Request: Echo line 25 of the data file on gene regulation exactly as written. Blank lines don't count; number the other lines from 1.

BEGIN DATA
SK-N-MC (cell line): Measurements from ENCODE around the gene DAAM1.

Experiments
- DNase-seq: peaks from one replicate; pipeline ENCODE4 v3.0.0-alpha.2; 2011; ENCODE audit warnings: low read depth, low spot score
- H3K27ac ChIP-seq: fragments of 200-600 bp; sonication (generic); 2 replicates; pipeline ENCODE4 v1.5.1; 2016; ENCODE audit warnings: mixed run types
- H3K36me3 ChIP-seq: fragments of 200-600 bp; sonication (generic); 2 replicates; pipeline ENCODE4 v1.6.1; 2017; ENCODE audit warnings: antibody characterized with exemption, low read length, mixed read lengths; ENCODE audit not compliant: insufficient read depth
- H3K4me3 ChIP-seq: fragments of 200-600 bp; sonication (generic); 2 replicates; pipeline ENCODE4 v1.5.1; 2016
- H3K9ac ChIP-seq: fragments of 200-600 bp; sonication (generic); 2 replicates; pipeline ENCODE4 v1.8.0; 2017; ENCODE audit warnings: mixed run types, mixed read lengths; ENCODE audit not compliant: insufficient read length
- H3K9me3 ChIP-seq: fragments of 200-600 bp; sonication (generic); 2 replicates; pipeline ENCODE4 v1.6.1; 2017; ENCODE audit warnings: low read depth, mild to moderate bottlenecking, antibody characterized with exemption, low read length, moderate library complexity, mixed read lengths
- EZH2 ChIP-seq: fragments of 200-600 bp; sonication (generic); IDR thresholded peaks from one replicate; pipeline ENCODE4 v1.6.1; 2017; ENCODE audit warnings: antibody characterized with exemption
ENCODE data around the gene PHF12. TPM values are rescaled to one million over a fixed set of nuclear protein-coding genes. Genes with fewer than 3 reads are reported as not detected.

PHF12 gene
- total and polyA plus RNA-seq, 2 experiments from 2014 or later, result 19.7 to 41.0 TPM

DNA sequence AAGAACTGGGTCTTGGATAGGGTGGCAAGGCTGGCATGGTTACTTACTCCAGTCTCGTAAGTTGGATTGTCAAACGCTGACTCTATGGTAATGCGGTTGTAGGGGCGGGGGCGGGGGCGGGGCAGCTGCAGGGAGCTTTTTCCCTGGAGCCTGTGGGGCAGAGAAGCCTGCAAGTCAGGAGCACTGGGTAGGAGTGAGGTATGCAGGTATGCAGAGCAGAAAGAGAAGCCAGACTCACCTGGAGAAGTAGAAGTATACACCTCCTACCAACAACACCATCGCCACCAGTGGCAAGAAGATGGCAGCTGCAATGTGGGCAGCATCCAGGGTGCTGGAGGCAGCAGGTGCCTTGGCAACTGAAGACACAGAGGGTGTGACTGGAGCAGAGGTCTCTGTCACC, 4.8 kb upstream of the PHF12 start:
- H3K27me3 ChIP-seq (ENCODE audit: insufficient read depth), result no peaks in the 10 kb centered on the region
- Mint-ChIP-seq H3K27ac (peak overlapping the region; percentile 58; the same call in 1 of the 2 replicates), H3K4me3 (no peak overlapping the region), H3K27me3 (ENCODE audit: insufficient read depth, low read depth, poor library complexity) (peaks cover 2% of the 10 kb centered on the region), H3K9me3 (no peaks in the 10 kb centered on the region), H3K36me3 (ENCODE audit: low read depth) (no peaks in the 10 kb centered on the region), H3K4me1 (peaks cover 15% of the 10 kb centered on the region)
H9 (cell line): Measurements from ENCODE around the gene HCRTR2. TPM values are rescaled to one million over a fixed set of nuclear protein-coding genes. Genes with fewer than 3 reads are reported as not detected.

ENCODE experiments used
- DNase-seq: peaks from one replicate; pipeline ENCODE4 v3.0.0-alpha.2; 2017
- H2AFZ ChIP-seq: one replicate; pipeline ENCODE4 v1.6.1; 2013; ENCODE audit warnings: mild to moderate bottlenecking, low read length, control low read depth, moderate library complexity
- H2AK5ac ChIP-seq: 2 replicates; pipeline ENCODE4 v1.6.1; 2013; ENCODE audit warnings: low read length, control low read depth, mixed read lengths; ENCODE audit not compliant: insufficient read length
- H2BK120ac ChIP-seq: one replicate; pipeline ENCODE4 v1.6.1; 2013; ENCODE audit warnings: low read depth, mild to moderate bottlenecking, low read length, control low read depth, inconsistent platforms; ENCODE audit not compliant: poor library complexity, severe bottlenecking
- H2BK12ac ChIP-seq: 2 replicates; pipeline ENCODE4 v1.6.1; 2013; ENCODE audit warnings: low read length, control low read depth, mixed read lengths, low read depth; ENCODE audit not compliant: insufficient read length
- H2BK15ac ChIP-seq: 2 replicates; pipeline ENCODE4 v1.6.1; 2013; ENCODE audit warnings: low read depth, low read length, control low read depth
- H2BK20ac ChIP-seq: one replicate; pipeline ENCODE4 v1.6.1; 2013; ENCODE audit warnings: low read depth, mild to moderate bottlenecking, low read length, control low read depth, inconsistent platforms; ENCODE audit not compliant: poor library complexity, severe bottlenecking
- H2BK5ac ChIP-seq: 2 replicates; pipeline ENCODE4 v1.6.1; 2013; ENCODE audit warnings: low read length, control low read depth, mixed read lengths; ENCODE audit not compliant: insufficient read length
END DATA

- H2BK5ac ChIP-seq: 2 replicates; pipeline ENCODE4 v1.6.1; 2013; ENCODE audit warnings: low read length, control low read depth, mixed read lengths; ENCODE audit not compliant: insufficient read length